- A Memory of Struggle
On July 9, 1978, arrayed in a long white dress, I marched down Constitution Avenue in Washington, DC, under a banner displaying the old suffrage colors of white, gold, and purple and emblazoned with the name of the new National Women’s Studies Association. I had joined with 100,000 women and some men, forming a multiracial sea of three hundred feminist, civil rights, labor, and liberal organizations, to demand an extension of time for ratification of the ERA. Congress had passed the ERA six years before to overwhelming bipartisan fanfare, but the seven-year deadline for three-quarters of the states to approve was fast approaching. It was the one-year anniversary of the death of Alice Paul, the National Women’s Party leader who first had introduced the ERA in the 1920s; the extension march stood as a fitting memorial. I was showing up for the making of history (Bennetts 1978b; DeWitt 1978).
When it came to past feminist heroines, I wasn’t much of a fan of the elite Alice Paul, who placed equal legal treatment of women and men above all other factors to combat inequality. She opposed affirmative action to overcome legacies of discrimination, restriction, and segregation on the job and in the home because special treatment gestured to women’s inferiority. In searching for a usable past, I preferred the earlier twentieth-century anarchist Emma Goldman, who advocated birth control and revolution, and the socialist Florence Kelley, who sought higher wages and the eight-hour day for working-class women. Nor was I a dedicated campaigner for the ERA. As a socialist feminist, I understood that constitutional equality with men under capitalism would leave intact structures of class and race privilege between women. I had only to look at which women seemed to be [End Page 282] benefitting disproportionately from Title VII’s antidiscrimination imperative won by the civil rights movement: twenty-something, middle-class, white women like myself without children who found the professions, the academy included, more open to our aspirations. Legal equality was nice to have, and so I would march that muggy summer day, but unless women could control our bodies, we couldn’t take advantage of even the limited promise of equality.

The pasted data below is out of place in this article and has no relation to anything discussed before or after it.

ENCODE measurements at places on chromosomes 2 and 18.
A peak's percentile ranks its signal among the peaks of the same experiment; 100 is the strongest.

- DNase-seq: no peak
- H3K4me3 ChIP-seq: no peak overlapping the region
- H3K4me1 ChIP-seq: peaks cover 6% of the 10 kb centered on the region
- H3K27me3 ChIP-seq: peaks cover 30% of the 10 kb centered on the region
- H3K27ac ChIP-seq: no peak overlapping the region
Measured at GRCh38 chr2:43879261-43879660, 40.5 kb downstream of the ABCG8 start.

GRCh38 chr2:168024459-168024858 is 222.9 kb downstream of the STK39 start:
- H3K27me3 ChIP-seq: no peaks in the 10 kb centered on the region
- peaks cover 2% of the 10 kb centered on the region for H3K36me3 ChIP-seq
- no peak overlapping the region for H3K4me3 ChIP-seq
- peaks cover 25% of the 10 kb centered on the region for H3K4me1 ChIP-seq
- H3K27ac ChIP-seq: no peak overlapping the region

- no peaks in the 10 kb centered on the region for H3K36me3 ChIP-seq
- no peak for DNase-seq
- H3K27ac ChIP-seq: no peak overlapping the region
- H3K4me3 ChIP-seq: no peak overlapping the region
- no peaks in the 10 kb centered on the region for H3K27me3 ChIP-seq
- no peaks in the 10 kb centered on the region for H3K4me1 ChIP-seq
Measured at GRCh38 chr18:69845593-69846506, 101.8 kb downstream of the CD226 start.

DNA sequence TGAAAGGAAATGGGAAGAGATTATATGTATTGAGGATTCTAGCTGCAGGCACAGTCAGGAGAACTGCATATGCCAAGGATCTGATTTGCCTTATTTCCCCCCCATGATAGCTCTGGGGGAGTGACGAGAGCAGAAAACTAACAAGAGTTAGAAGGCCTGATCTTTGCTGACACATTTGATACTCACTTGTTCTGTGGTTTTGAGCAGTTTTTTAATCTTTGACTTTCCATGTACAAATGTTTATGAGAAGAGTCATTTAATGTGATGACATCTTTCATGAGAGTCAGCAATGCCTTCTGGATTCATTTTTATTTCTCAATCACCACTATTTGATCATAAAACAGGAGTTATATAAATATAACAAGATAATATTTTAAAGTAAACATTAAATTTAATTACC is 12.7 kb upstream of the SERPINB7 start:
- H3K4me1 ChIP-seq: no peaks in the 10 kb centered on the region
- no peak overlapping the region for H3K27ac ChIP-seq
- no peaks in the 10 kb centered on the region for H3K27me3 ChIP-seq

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Instead, I focused my political energies on what was emerging as a reproductive justice movement that called for the right to have as well as not to have children, under circumstances of adequate resources for mother work, with freedom from racialized sterilization abuse, and with access to child care. We denounced the export of population control abroad and supported struggles for community control at home. Safe and legal abortion, the Reproductive Rights National Network claimed, was only a first step; women needed social and economic conditions in which choice was meaningful. I was especially concerned with wages for housework, a provocation that made care legible as work, that shared with welfare rights activists the call for income as a recognition of the value of reproductive labors. Redeploying women’s labor history for current organizing, as I did [End Page 283] as part of the Chicago Women’s Liberation Union, was more in keeping with the materialist politics of the body that I embraced during the 1970s while the battle for the ERA raged.
But if my feminist tendency disassociated the ERA from the body, a resurgent political right insisted on connecting the two. The Eagle Forum’s Phyllis Schlafly, a conservative Republican operative who rode to prominence on her opposition to the ERA, raised the specter of unisex bathrooms, lesbianism, “homosexual” marriages, and women in combat. The ERA, she insisted, would ban single-sex colleges and force mothers into the workforce, taking away the right to be supported by a husband and thus abandoning divorced women to hardship without alimony (People 1975; Levenstein 2014, 1134–35). The National Conference of Catholic Bishops charged that the ERA would “pave the way for more abortions” (Herbers 1978). Said the President of the Charleston, South Carolina, Citizens...